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N2 - Background: Childhood hospitalization related to asthma remains at historically high levels, and its incidence is on the rise world-wide. Previously, we have demonstrated that aldose reductase (AR), a regulatory enzyme of polyol pathway, is a major mediator of allergen-induced asthma pathogenesis in mouse models. Here, using AR null (AR-/-) mice we have investigated the effect of AR deficiency on the pathogenesis of ragweed pollen extract (RWE)-induced allergic asthma in mice and also examined the efficacy of enteral administration of highly specific AR inhibitor, fidarestat.Methods: The wild type (WT) and AR-/- mice were sensitized and challenged with RWE to induce allergic asthma. AR inhibitor, fidarestat was administered orally. Airway hyper-responsiveness was measured in unrestrained animals using whole body plethysmography. Mucin levels and Th2 cytokine in broncho-alveolar lavage (BAL) were determined using mouse anti-Muc5A/C ELISA kit and multiplex cytokine array, respectively. Eosinophils infiltration and goblet cells were assessed by H&E and periodic acid Schiff (PAS)-staining of formalin-fixed, paraffin-embedded lung sections. T regulatory cells were assessed in spleen derived CD4+CD25+ T cells population.Results: Deficiency of AR in mice led to significantly decreased PENH, a marker of airway hyper-responsiveness, metaplasia of airway epithelial cells and mucus hyper-secretion following RWE-challenge. This was accompanied by a dramatic decrease in infiltration of eosinophils into sub-epithelium of lung as well as in BAL and release of Th2 cytokines in response to RWE-challenge of AR-/- mice. Further, enteral administration of fidarestat significantly prevented eosinophils infiltration, airway hyper-responsiveness and also markedly increased population of T regulatory (CD4+CD25+FoxP3+) cells as compared to RWE-sensitized and challenged mice not treated with fidarestat.Conclusion: Our results using AR-/- mice strongly suggest the role of AR in allergic asthma pathogenesis and effectiveness of oral administration of AR inhibitor in RWE-induced asthma in mice supports the use of AR inhibitors in the treatment of allergic asthma.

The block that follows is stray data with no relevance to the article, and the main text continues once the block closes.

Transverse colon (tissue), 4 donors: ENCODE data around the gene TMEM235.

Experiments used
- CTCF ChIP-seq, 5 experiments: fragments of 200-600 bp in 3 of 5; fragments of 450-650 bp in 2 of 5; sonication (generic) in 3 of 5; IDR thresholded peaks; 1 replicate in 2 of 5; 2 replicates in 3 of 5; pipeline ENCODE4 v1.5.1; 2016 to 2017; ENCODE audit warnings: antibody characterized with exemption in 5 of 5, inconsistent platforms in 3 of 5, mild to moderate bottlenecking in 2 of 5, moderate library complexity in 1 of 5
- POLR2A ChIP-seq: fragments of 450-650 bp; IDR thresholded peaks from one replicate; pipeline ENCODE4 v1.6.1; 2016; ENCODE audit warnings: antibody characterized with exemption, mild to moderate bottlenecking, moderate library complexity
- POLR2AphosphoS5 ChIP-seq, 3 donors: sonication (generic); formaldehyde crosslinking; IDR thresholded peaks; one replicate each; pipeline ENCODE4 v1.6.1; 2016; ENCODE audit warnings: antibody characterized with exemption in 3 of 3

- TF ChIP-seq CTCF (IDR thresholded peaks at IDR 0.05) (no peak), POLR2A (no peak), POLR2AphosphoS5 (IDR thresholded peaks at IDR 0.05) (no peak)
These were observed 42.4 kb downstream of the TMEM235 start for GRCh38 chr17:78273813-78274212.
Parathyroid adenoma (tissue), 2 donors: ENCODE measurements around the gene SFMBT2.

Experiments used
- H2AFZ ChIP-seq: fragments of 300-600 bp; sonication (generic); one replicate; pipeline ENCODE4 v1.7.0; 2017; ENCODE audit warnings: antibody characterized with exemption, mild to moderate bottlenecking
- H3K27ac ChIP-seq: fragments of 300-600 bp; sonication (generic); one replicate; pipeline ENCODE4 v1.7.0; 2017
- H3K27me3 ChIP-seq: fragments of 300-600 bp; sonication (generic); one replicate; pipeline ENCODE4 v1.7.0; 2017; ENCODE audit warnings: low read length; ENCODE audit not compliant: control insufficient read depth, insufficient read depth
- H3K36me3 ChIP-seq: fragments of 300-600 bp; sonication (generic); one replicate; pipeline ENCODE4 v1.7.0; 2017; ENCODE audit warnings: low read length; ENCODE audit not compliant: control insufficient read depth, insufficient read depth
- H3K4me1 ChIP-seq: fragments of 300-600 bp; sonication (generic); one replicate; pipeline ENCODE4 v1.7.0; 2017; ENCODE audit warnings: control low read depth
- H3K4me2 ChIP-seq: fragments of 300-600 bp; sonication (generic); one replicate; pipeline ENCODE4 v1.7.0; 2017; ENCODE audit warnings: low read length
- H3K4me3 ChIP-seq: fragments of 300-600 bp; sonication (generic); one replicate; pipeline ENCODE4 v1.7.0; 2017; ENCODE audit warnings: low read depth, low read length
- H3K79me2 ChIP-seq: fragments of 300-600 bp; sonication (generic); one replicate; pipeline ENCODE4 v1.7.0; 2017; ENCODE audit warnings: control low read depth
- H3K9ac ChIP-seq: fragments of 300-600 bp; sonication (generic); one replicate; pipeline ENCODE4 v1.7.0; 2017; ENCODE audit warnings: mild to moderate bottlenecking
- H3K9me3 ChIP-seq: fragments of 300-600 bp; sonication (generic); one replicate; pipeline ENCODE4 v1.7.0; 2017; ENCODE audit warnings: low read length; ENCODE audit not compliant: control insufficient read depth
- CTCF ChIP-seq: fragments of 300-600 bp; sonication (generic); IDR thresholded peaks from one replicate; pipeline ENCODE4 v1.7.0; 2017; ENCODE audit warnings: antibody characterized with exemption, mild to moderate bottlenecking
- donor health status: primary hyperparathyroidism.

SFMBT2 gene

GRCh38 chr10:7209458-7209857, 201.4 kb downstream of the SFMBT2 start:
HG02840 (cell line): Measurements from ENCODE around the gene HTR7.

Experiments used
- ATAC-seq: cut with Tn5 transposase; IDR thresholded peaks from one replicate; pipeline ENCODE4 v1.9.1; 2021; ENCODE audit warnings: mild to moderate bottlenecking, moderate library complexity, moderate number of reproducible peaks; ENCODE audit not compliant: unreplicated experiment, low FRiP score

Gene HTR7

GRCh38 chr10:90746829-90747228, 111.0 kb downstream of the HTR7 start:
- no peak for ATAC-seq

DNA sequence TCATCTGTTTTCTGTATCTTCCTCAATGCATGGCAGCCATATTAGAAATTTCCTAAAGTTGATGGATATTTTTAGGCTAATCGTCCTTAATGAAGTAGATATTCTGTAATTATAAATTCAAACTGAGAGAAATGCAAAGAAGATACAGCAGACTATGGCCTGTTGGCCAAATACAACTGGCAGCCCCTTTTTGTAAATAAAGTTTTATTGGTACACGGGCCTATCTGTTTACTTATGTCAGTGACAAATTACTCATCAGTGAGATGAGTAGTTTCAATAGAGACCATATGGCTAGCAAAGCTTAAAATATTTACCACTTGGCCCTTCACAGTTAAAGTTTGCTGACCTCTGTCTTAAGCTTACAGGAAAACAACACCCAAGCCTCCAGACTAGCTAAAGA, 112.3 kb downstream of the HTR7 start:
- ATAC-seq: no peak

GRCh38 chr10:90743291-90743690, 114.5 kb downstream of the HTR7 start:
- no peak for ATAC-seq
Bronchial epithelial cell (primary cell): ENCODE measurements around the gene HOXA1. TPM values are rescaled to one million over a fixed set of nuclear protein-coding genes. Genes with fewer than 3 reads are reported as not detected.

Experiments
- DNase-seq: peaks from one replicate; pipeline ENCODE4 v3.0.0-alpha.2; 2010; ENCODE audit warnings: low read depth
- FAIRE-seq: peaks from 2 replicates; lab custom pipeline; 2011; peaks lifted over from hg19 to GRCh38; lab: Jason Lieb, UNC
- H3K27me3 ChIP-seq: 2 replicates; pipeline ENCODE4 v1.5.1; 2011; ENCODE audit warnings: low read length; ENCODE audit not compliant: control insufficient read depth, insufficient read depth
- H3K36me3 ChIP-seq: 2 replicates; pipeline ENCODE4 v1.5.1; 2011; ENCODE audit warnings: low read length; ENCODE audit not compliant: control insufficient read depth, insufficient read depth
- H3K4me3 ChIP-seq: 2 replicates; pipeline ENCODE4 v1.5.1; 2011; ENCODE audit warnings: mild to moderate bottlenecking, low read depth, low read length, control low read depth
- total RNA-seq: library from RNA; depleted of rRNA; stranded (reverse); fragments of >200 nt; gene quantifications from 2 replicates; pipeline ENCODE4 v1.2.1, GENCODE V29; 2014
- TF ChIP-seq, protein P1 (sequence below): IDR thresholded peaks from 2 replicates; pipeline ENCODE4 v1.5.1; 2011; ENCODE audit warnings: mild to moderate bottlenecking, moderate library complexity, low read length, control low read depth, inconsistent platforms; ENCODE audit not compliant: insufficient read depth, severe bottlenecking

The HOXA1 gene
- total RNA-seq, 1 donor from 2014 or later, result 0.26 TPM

AB - Background: Childhood hospitalization related to asthma remains at historically high levels, and its incidence is on the rise world-wide. Previously, we have demonstrated that aldose reductase (AR), a regulatory enzyme of polyol pathway, is a major mediator of allergen-induced asthma pathogenesis in mouse models. Here, using AR null (AR-/-) mice we have investigated the effect of AR deficiency on the pathogenesis of ragweed pollen extract (RWE)-induced allergic asthma in mice and also examined the efficacy of enteral administration of highly specific AR inhibitor, fidarestat.Methods: The wild type (WT) and AR-/- mice were sensitized and challenged with RWE to induce allergic asthma. AR inhibitor, fidarestat was administered orally. Airway hyper-responsiveness was measured in unrestrained animals using whole body plethysmography. Mucin levels and Th2 cytokine in broncho-alveolar lavage (BAL) were determined using mouse anti-Muc5A/C ELISA kit and multiplex cytokine array, respectively. Eosinophils infiltration and goblet cells were assessed by H&E and periodic acid Schiff (PAS)-staining of formalin-fixed, paraffin-embedded lung sections. T regulatory cells were assessed in spleen derived CD4+CD25+ T cells population.Results: Deficiency of AR in mice led to significantly decreased PENH, a marker of airway hyper-responsiveness, metaplasia of airway epithelial cells and mucus hyper-secretion following RWE-challenge. This was accompanied by a dramatic decrease in infiltration of eosinophils into sub-epithelium of lung as well as in BAL and release of Th2 cytokines in response to RWE-challenge of AR-/- mice. Further, enteral administration of fidarestat significantly prevented eosinophils infiltration, airway hyper-responsiveness and also markedly increased population of T regulatory (CD4+CD25+FoxP3+) cells as compared to RWE-sensitized and challenged mice not treated with fidarestat.Conclusion: Our results using AR-/- mice strongly suggest the role of AR in allergic asthma pathogenesis and effectiveness of oral administration of AR inhibitor in RWE-induced asthma in mice supports the use of AR inhibitors in the treatment of allergic asthma.